Believe it or not, but until the middle of the 19th century Barolo was a sweet wine (it probably sounds funny for anyone who experienced the power of Barolo) due to the deficiencies of the winemaking process. In the second half of the 19th century, invited French oenologist managed to change the winemaking process which resulted in production of completely dry wine. This dry Barolo wine became so popular among nobility of Turin that it was often described as “the king of wine” (here is a link for you with more information on the subject). Now that you know the king, you can enjoy Barolo even more (but don’t forget to decant it!).
Now it is time for the wine news. Let’s start form the Wine Blogging Wednesday #79 – Summer Reading, Summer Wine. This is probably one of the more difficult WBW events, as you are required not to drink the wine yourself, but rather explain to the world what kind of wine your favorite fiction character should be drinking, and why. I’m still not decided if I will will be writing my blog post for #wbw79 – may be yes, may be no – but I’m sure it will be fun to read what the other people will have to say.
Now, all the wine lovers who like value – please pay special attention. Wine Till Sold Out (a.k.a. WTSO) Cheapskate Wednesday is coming up on August 8th. Starting at 6 am Eastern, deeply discounted wines will be offered for sale every 15 minutes or may be even faster. All the wines will be priced in the range of $7.99 to $18.99 and you will have to buy 4 bottles or more to get free shipping. These “marathon” events are usually offering great values and shouldn’t be missed – here are couple of reports (one and two) I compiled from the past events in case you want to have a frame of reference. Get your cellar ready!
Moving along. Next, I want to bring to your attention two more interesting posts. First, W. Blake Gray wrote about the results of market research of consumers’ emotional attachment to the brand (of course primarily concerning alcohol brands). This is pretty short post (here is the link) – read it, some of the results are staggering and hilarious at the same time.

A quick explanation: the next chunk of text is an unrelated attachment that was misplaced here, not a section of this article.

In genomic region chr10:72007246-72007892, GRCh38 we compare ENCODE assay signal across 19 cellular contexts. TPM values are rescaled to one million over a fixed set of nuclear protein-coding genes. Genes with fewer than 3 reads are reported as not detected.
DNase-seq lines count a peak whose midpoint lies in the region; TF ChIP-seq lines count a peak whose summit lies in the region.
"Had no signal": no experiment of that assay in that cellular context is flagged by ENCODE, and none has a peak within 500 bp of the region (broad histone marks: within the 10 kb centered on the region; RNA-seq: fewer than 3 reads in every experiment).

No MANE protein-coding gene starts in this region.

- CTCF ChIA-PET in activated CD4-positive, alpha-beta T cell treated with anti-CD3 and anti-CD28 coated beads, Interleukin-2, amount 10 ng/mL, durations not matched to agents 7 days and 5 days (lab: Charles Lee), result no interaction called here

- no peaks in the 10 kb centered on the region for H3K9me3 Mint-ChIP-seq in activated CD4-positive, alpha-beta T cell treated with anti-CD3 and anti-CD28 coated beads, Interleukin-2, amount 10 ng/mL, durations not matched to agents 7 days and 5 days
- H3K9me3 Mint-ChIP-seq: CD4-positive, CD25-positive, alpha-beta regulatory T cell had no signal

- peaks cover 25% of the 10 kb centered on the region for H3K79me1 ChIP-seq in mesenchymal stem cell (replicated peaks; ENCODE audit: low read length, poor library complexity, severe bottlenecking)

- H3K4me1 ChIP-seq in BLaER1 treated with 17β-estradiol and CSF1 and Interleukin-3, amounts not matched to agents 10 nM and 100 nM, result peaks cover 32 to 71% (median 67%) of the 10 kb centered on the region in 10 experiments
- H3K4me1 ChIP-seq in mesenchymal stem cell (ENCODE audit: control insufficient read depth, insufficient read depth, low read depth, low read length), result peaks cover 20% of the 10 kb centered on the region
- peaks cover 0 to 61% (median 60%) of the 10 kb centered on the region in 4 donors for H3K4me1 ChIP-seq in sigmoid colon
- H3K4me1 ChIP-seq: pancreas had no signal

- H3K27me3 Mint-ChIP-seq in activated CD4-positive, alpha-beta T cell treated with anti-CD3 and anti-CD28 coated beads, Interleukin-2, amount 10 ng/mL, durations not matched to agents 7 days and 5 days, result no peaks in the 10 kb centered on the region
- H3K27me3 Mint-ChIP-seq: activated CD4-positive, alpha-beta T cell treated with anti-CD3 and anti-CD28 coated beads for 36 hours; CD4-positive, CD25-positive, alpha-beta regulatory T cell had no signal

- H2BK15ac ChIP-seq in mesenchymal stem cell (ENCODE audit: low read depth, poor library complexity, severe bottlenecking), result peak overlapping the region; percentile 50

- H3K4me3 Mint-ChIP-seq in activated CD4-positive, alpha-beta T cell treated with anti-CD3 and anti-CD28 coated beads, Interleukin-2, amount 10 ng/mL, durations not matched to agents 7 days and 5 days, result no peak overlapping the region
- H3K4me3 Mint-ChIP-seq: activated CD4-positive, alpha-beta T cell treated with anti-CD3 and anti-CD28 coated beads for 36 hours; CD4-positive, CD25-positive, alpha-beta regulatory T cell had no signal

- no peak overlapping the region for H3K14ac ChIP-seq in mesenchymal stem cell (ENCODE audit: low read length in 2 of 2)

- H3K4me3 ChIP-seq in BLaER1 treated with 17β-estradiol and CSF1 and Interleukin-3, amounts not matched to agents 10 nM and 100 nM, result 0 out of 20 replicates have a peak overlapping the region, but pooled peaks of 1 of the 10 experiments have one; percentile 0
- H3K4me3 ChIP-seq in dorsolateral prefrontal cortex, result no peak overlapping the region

Last but not least: if you love wine and live in a close proximity of Boston (remember, airplanes are known to greatly shorten the distances), there is a restaurant you must visit until the end of August. Why? Because this restaurant (Troquet) is offering mind boggling dealson superbly aged wines (1966 Bordeaux for $75? unreal…) – for more details, please read this post by Richard Auffrey who writes The Passionate Foodie blog.
That’s all for today, folks. Hope you enjoyed this Meritage, and don’t worry – the next Wednesday will be here much sooner than you are expecting, so we will be talking again. And… don’t forget to leave a comment. And – think about your #WBW79 post. Cheers!
Viognier. A white grape, with more than 2000 years of history, and nearly extinct by 1965 with only 8 acres of plantings left in Northern Rhone – for the full history of the grape you can refer to this article in Wikipedia.
By the way, can you pronounce that “Viognier”? I’m not trying to insult the intelligence of my readers, but this french word is anything but easy. If you need a little help, here is a very short video for you:
If you wonder why are we all of a sudden talking specifically about Viognier (after all, there are other 9,999 grapes supposedly growing in the world), the reason is simple. Yesterday was Wine Blogging Wednesday event number 78, hosted by Frank Morgan from Drink What You Like blog, and the event was dedicated to Viognier, which sprung back to life and now successfully grows pretty much all over the world.
Viognier is no stranger on this blog. Two years ago, I was able to taste Virginia Viognier at Chrysalis Vineyards – it was very good. Then I had probably my best Viognier experience ever at the Lavinia wine store in Geneva – there I tried 2009 Domaine Georges Vernay Condrieu, a classic Viognier from Norther Rhone (it was outstanding with Drinkability rating of 9).
For this WBW78 tasting I had a few prerequisites. For one, I would love to taste Virginia Viognier – but it is not available in Stamford, CT. For the second one, I knew that I don’t want to taste California Viognier. Why? First, about two month ago, I had bad experience at a number of wineries in Temecula Valley in California. Second, there some some advantages in writing this blog post somewhat late – you can refer to the work of others. Please read the description of Rosenblum 2008 Kathy’s Cuvee in the blog post by the fellow blogger Gwendolyn Alley, especially the last part: “…finishes tart and savory yet cloying”. No further comments.
I definitely wanted to have classic Condrieu Viognier – but that is typically not a cheap option. Thanks to the advice of Zak from Cost Less Wines, I ended up with two bottles of Viognier – one from France, and another one from Australia.
My Viognier #1 was 2011 Les Vines de Vienne Viognier ($19.99, 13% ABV). Interestingly enough, this wine was made in the region surrounding the town of Vienne in Northern Rhone region of France – one of the legends has it that this town (Vienne) gave the name to the grape itself (Viognier). Another interesting fact is that Les Vines de Vienne wines are product of obsession of the three wine makers – read more about it here.